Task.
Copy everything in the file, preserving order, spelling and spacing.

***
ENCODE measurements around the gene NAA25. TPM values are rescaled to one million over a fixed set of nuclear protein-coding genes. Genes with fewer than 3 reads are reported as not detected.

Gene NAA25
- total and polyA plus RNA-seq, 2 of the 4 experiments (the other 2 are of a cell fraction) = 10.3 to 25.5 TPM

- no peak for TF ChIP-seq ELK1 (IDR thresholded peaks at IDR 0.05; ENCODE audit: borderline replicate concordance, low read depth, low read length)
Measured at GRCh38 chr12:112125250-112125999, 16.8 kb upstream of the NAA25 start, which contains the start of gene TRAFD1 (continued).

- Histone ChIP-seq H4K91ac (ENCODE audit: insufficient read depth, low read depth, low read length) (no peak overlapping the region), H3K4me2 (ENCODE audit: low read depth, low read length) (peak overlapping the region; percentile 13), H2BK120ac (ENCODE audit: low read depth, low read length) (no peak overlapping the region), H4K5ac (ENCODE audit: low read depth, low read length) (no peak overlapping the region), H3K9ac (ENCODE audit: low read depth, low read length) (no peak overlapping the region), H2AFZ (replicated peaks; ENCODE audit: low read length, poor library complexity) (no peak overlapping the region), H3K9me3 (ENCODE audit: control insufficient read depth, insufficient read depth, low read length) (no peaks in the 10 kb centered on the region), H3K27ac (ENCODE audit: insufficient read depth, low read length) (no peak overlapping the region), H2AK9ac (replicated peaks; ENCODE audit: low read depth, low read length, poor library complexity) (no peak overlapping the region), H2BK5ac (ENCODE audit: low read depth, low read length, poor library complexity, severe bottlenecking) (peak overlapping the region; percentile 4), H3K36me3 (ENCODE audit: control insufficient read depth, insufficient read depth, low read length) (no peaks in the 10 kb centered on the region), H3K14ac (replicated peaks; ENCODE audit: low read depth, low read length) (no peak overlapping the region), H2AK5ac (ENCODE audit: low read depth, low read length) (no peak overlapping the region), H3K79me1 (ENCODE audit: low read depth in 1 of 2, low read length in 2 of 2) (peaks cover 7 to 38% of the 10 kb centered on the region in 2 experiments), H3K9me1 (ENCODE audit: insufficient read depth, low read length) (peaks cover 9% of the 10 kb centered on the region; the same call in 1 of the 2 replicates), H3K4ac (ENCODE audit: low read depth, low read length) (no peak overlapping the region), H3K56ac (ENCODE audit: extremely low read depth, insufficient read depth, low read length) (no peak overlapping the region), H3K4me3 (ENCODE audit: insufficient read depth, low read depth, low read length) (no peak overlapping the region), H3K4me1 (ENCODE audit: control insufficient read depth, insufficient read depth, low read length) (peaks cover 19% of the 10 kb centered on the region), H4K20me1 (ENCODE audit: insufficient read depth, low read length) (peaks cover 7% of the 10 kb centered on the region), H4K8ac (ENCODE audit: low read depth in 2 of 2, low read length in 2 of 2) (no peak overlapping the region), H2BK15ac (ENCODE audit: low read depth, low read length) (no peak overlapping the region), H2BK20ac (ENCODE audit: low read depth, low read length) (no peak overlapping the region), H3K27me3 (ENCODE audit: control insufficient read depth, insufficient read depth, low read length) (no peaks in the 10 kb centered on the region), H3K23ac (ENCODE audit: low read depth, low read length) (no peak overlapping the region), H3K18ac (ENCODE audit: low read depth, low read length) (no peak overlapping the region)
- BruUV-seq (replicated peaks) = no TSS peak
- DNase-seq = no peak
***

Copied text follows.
ENCODE measurements around the gene NAA25. TPM values are rescaled to one million over a fixed set of nuclear protein-coding genes. Genes with fewer than 3 reads are reported as not detected.

Gene NAA25
- total and polyA plus RNA-seq, 2 of the 4 experiments (the other 2 are of a cell fraction) = 10.3 to 25.5 TPM

- no peak for TF ChIP-seq ELK1 (IDR thresholded peaks at IDR 0.05; ENCODE audit: borderline replicate concordance, low read depth, low read length)
Measured at GRCh38 chr12:112125250-112125999, 16.8 kb upstream of the NAA25 start, which contains the start of gene TRAFD1 (continued).

- Histone ChIP-seq H4K91ac (ENCODE audit: insufficient read depth, low read depth, low read length) (no peak overlapping the region), H3K4me2 (ENCODE audit: low read depth, low read length) (peak overlapping the region; percentile 13), H2BK120ac (ENCODE audit: low read depth, low read length) (no peak overlapping the region), H4K5ac (ENCODE audit: low read depth, low read length) (no peak overlapping the region), H3K9ac (ENCODE audit: low read depth, low read length) (no peak overlapping the region), H2AFZ (replicated peaks; ENCODE audit: low read length, poor library complexity) (no peak overlapping the region), H3K9me3 (ENCODE audit: control insufficient read depth, insufficient read depth, low read length) (no peaks in the 10 kb centered on the region), H3K27ac (ENCODE audit: insufficient read depth, low read length) (no peak overlapping the region), H2AK9ac (replicated peaks; ENCODE audit: low read depth, low read length, poor library complexity) (no peak overlapping the region), H2BK5ac (ENCODE audit: low read depth, low read length, poor library complexity, severe bottlenecking) (peak overlapping the region; percentile 4), H3K36me3 (ENCODE audit: control insufficient read depth, insufficient read depth, low read length) (no peaks in the 10 kb centered on the region), H3K14ac (replicated peaks; ENCODE audit: low read depth, low read length) (no peak overlapping the region), H2AK5ac (ENCODE audit: low read depth, low read length) (no peak overlapping the region), H3K79me1 (ENCODE audit: low read depth in 1 of 2, low read length in 2 of 2) (peaks cover 7 to 38% of the 10 kb centered on the region in 2 experiments), H3K9me1 (ENCODE audit: insufficient read depth, low read length) (peaks cover 9% of the 10 kb centered on the region; the same call in 1 of the 2 replicates), H3K4ac (ENCODE audit: low read depth, low read length) (no peak overlapping the region), H3K56ac (ENCODE audit: extremely low read depth, insufficient read depth, low read length) (no peak overlapping the region), H3K4me3 (ENCODE audit: insufficient read depth, low read depth, low read length) (no peak overlapping the region), H3K4me1 (ENCODE audit: control insufficient read depth, insufficient read depth, low read length) (peaks cover 19% of the 10 kb centered on the region), H4K20me1 (ENCODE audit: insufficient read depth, low read length) (peaks cover 7% of the 10 kb centered on the region), H4K8ac (ENCODE audit: low read depth in 2 of 2, low read length in 2 of 2) (no peak overlapping the region), H2BK15ac (ENCODE audit: low read depth, low read length) (no peak overlapping the region), H2BK20ac (ENCODE audit: low read depth, low read length) (no peak overlapping the region), H3K27me3 (ENCODE audit: control insufficient read depth, insufficient read depth, low read length) (no peaks in the 10 kb centered on the region), H3K23ac (ENCODE audit: low read depth, low read length) (no peak overlapping the region), H3K18ac (ENCODE audit: low read depth, low read length) (no peak overlapping the region)
- BruUV-seq (replicated peaks) = no TSS peak
- DNase-seq = no peak